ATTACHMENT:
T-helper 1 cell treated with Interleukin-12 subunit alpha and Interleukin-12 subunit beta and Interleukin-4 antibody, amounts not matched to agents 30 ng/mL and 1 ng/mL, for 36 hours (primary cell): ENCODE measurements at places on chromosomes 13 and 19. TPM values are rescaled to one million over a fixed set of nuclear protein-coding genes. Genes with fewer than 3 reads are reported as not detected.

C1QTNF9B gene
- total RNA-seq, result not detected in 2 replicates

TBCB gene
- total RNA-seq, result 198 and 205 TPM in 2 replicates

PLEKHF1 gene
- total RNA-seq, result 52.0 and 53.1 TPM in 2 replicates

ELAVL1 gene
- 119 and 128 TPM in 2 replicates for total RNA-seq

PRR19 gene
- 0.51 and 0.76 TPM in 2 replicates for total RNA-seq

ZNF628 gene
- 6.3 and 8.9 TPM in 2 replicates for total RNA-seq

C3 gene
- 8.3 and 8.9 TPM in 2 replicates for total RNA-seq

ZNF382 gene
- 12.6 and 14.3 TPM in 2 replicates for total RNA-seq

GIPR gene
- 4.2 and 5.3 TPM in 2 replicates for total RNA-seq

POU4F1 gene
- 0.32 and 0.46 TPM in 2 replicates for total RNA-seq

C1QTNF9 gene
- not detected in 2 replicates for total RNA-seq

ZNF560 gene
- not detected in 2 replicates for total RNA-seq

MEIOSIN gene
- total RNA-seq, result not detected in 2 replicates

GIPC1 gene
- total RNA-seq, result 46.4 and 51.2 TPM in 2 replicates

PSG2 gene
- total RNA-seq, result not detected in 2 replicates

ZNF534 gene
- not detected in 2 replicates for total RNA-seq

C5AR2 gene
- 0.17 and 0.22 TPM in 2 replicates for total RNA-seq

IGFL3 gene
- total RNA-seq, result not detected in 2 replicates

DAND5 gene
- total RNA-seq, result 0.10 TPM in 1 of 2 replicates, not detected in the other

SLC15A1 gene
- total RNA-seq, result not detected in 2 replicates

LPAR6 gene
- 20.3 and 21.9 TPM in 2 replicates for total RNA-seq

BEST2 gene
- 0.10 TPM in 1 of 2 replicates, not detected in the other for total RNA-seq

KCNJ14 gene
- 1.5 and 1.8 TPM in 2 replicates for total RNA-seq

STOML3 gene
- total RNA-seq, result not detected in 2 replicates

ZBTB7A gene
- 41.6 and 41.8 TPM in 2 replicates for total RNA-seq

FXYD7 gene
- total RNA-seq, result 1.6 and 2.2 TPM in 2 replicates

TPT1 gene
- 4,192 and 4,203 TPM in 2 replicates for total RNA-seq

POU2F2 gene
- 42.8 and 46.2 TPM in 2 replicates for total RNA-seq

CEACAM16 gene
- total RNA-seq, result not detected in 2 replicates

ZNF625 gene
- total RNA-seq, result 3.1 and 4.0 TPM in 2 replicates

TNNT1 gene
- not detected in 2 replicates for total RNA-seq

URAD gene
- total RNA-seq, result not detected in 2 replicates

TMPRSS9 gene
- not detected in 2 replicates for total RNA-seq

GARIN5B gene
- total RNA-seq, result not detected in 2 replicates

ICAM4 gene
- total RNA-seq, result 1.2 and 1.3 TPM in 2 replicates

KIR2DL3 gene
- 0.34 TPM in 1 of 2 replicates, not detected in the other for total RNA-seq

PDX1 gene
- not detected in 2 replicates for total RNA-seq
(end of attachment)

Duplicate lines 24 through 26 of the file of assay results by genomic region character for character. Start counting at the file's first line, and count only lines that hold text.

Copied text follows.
ZNF560 gene
- not detected in 2 replicates for total RNA-seq

MEIOSIN gene